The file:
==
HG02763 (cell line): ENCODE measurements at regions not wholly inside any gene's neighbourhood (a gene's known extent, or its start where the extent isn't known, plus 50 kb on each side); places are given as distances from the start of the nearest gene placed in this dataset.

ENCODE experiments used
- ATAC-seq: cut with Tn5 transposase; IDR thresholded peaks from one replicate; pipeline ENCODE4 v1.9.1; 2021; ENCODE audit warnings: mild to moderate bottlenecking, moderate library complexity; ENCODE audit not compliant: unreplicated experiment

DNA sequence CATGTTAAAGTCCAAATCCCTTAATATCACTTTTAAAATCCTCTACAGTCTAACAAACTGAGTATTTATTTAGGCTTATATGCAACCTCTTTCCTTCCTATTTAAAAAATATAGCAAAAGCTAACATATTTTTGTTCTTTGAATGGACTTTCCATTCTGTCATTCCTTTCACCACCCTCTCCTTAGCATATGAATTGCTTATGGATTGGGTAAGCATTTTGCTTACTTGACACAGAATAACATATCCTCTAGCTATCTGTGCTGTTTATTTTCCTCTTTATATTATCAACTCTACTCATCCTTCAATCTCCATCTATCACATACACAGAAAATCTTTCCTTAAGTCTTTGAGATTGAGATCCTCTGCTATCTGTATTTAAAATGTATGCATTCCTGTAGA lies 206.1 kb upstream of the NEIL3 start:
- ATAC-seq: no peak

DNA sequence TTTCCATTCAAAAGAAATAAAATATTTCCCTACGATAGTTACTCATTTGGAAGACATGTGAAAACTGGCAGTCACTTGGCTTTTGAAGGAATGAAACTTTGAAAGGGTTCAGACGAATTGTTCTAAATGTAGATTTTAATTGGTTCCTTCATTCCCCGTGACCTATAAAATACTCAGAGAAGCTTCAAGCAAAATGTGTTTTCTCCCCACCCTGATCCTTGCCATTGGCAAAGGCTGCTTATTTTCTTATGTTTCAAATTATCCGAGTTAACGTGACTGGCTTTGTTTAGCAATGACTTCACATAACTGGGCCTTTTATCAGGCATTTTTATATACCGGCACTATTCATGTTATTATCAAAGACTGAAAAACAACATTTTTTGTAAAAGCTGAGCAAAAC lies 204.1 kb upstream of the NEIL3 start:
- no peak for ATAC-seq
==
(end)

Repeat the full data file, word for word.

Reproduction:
HG02763 (cell line): ENCODE measurements at regions not wholly inside any gene's neighbourhood (a gene's known extent, or its start where the extent isn't known, plus 50 kb on each side); places are given as distances from the start of the nearest gene placed in this dataset.

ENCODE experiments used
- ATAC-seq: cut with Tn5 transposase; IDR thresholded peaks from one replicate; pipeline ENCODE4 v1.9.1; 2021; ENCODE audit warnings: mild to moderate bottlenecking, moderate library complexity; ENCODE audit not compliant: unreplicated experiment

DNA sequence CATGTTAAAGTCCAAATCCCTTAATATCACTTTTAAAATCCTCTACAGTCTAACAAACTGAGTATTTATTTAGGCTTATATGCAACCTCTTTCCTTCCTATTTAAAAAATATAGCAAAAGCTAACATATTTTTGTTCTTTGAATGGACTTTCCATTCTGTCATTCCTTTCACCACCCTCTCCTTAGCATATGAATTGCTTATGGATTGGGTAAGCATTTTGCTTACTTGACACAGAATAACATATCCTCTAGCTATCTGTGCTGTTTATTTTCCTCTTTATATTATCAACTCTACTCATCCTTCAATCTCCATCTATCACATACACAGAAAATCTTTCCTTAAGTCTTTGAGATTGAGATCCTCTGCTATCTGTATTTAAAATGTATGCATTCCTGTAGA lies 206.1 kb upstream of the NEIL3 start:
- ATAC-seq: no peak

DNA sequence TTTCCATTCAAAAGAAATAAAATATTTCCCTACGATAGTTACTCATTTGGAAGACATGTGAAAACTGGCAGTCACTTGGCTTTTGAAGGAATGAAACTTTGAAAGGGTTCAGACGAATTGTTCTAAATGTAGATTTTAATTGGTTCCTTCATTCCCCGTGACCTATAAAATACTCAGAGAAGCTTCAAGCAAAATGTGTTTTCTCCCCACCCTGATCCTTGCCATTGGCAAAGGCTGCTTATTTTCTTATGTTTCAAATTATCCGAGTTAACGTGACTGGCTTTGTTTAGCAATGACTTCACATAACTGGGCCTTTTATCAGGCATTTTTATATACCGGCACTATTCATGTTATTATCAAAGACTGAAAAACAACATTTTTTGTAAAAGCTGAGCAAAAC lies 204.1 kb upstream of the NEIL3 start:
- no peak for ATAC-seq